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Take another look at the list of different forms of communication at the beginning of this chapter. While listening is at the very top of the list in importance, speaking and making presentations are next on the list. Since we assume you already know how to speak, we’re going to focus on the art of making effective presentations.
You’ve no doubt experienced the thrill of seeing talented speakers doing their thing. When speakers are on, they have you in the palm of their hand, bringing you into their vision and transporting you to another place. And, while a talented speaker makes presentations seem effortless, every great speaker knows that the key to giving a great presentation is to be very well prepared. Here are some tips for getting ready for your own presentations.
• Understand exactly what it is you want to accomplish. Why are you giving the presentation in the first place? What do you hope to accomplish during the presentation? What do you hope attendees will do after your presentation? Who will be in the audience, and what
BUILDING HIGH-PERFORMANCE ORGANIZATIONS
will they be hoping to gain from your presentation? Determine your goals for the presentation and the information your listeners will need to receive for you to achieve your goals.
• Prepare your outline. If you want to know where you’re going, the best way to get there is with a map. An outline is the map that will guide you through your presentation, ensuring that you hit each of the major points that you want to communicate to your audience and the supporting data for each point. It’s also a good idea to fill in subpoints under each of your major points, which further elaborate the information you want to convey. Do not write a speech. Reading from a written script is guaranteed to make you look stilted and dry while putting your audience to sleep. An outline provides you with the thought prompts you’ll need during your presentation, allowing you to fill in the blanks yourself—making for a much more interesting presentation.
• Write your introduction and conclusion. Every presentation needs a beginning (introduction) and an end (conclusion). Your introduction should do three things: (1) Explain to your audience what they’re going to gain from your presentation, (2) explain to your audience why the presentation is important to them, and (3) get your audience’s attention. Similarly, your conclusion should also do three things: (1) Summarize your key points, (2) refer your listeners back to the introduction, and (3) inspire your audience to action. The next time you have the opportunity to experience a really good presentation, see how the speaker uses these techniques to build compelling introductions and conclusions.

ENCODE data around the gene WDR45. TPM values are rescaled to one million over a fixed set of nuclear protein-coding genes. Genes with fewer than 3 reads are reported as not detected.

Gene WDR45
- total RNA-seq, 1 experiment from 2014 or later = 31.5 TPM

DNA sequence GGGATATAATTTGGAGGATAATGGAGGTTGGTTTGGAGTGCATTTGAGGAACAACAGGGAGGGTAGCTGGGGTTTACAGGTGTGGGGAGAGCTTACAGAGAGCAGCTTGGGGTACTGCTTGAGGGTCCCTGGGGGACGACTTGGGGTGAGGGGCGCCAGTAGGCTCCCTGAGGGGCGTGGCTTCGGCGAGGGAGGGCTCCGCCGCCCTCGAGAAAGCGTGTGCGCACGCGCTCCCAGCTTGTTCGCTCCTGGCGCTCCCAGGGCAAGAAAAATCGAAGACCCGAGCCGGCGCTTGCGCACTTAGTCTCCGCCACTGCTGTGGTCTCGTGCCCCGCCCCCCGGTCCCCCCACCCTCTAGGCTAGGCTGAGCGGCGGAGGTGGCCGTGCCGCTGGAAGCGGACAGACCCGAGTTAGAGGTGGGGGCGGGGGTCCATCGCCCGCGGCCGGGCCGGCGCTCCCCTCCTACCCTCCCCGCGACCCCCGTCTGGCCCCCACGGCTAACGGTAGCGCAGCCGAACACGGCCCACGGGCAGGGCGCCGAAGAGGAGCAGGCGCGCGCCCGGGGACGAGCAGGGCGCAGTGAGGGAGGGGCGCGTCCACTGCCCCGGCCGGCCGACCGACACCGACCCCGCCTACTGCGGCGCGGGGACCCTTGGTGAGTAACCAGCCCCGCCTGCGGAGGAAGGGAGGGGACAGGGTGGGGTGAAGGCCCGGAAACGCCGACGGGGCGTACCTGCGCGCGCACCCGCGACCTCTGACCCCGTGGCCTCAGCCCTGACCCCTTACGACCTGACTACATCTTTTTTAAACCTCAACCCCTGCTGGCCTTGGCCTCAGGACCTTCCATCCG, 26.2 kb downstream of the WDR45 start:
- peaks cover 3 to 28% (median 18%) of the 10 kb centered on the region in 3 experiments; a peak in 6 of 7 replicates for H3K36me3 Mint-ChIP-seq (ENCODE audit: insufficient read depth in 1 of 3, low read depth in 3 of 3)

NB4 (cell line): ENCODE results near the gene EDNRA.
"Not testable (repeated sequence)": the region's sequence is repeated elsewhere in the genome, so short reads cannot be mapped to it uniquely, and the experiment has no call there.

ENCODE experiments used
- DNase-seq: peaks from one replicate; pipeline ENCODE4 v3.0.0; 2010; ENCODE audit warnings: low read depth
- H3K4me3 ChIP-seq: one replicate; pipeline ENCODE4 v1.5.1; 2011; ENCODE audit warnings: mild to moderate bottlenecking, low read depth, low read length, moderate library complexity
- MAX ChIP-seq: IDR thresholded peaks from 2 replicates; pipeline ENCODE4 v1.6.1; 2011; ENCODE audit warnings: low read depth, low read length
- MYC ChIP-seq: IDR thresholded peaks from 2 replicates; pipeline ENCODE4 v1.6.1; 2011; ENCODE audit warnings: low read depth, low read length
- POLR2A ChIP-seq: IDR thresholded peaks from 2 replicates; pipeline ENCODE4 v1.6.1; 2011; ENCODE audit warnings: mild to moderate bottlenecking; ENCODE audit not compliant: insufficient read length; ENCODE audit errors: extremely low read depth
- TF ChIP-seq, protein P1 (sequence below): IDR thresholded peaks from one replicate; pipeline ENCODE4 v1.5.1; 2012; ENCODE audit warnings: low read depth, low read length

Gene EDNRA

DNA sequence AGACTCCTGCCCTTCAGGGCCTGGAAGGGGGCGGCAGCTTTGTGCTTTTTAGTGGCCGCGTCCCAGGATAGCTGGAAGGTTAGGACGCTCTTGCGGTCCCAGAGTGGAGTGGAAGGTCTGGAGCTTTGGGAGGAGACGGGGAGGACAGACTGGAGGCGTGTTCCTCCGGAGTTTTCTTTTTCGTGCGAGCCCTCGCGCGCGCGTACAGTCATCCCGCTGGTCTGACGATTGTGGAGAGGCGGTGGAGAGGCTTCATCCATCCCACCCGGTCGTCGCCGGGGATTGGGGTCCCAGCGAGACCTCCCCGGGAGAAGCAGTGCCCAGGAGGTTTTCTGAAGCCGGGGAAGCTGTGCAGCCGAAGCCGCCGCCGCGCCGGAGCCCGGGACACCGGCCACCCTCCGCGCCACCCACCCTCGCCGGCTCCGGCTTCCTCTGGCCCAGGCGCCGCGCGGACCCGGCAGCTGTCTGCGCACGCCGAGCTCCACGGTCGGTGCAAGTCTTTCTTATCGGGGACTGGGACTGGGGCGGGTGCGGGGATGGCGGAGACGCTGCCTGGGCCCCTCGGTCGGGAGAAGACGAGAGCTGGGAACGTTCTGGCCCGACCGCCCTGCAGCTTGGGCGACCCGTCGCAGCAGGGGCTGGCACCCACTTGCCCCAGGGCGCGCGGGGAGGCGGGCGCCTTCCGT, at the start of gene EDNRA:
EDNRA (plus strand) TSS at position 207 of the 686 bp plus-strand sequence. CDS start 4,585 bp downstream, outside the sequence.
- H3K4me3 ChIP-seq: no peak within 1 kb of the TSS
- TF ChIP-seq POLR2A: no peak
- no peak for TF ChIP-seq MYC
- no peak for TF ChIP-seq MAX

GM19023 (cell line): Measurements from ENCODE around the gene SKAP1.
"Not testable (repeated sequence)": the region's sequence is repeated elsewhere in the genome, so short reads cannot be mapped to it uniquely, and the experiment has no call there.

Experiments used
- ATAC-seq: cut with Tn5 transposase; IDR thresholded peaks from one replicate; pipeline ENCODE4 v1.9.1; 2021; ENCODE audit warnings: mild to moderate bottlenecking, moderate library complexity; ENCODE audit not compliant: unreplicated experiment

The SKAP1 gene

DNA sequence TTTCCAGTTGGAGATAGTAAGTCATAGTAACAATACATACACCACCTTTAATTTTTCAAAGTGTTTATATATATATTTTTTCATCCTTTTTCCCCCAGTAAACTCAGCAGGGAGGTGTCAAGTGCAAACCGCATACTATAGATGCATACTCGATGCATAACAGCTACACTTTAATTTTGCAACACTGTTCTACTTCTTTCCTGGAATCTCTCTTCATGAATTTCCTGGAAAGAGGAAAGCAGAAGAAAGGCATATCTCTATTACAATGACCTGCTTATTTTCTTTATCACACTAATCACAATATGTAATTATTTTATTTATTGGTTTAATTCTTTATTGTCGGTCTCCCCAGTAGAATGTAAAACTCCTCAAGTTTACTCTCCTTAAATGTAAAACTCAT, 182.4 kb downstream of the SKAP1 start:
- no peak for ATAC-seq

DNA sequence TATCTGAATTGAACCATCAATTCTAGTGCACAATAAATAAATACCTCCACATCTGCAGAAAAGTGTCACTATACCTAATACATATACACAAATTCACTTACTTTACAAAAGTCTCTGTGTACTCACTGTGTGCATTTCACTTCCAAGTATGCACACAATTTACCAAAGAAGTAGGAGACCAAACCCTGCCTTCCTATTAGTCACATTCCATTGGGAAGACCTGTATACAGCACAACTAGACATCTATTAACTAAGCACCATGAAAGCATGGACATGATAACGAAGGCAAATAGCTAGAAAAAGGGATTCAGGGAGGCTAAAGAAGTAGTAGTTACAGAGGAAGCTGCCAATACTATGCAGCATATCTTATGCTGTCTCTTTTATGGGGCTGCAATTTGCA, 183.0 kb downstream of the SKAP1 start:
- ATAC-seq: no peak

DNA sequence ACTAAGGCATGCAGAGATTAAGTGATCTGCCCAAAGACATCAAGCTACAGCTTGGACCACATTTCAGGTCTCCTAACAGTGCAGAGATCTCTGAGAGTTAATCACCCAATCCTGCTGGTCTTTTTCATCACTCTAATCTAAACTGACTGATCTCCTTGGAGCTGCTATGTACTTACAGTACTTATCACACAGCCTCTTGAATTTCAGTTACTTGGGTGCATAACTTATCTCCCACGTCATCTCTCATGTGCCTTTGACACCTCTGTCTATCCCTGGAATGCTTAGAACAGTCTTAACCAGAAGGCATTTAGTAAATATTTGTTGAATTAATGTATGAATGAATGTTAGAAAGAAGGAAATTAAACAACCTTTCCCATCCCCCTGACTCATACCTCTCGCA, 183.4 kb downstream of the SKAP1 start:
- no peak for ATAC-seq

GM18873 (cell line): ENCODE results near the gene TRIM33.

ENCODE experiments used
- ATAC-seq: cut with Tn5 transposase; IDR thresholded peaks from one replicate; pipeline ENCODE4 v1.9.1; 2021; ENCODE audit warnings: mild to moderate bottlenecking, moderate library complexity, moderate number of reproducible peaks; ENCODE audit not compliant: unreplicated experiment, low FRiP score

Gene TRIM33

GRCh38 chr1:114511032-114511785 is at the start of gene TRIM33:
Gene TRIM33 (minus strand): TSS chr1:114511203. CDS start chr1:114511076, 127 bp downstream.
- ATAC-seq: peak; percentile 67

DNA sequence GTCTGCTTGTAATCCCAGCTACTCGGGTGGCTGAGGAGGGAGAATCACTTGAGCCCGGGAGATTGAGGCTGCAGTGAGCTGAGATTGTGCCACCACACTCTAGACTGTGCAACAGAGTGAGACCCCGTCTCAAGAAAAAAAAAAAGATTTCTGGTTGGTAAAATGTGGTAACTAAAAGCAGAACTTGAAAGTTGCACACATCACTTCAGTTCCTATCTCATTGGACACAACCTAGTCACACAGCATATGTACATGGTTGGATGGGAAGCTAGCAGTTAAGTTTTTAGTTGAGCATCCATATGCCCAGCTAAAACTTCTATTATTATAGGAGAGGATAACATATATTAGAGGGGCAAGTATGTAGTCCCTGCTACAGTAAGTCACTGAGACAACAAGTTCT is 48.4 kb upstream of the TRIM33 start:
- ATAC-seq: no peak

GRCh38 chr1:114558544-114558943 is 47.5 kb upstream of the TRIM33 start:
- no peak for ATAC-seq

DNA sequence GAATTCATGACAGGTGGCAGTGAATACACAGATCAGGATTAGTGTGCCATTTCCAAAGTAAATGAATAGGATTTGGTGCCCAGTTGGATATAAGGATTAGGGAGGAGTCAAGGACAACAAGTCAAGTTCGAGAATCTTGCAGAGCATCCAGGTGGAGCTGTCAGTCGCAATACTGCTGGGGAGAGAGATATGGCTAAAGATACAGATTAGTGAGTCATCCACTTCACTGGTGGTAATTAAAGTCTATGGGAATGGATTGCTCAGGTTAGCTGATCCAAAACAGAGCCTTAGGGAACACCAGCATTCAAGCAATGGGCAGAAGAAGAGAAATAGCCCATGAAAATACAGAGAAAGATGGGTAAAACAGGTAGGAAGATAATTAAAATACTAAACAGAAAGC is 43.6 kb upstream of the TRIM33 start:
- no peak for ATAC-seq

• Develop clear transitions. Write out the transition statements that connect key points of your speech to be sure they clearly link and build on your arguments. Without clear transitions, a speaker can inadvertently leave the audience scratching their heads as the speaker takes off in a new direction in the presentation.
• Practice, practice, practice. The old saying really is true: Practice makes perfect. If the presentation you’re making is an informal
The Management Bible
©Ask Bob and Peter: I manage a staff of about 24 at a German bank. Two of my analysts are Hispanic, sit next to each other, and often start speaking Spanish to each other loudly and joking around in Spanish. This makes those around them a bit uncomfortable because they do not speak the language and find it to be rude. I am Puerto Rican, so I have no problem with talking to them about this issue but would like to solicit your advice on the best way to do this, especially since two of my other analysts are German employees slotted to work for me for one year, who happen to communicate with each other in German all the time. How can I seem fair if it is permissible to me for my two German-speaking analysts to converse in German? I find it permissible because German is their primary language and because they communicate to my Frankfurt Branch in German and the bank is a German Bank. Your advice would be most appreciated.
From the information you've given us, it would appear that your organization has no rules requiring that employees speak only English in the workplace. And you're right, it really wouldn't be fair to tell the two Spanish-speaking employees that they can't speak to each other in their native tongue at the same time you allow the two German-speaking employees to do so—regardless of who owns the bank. Your consideration should be whether (1) the performance of your Spanish-speaking employees is being impacted by this practice and (2) the performance of other employees is being impacted by the practice. We suspect that there is a positive impact in the first case and perhaps a small negative impact in the second. Regardless of what language your employees speak, if their behavior is disruptive to other employees (speaking loudly and constant joking), you should counsel them to tone it down. We would advise against an outright prohibition of speaking Spanish at work. You not only negatively impact the morale of the two Spanish-speaking employees but also open yourself up to a claim of discrimination if you don't also ban the speaking of German and other languages besides English at work.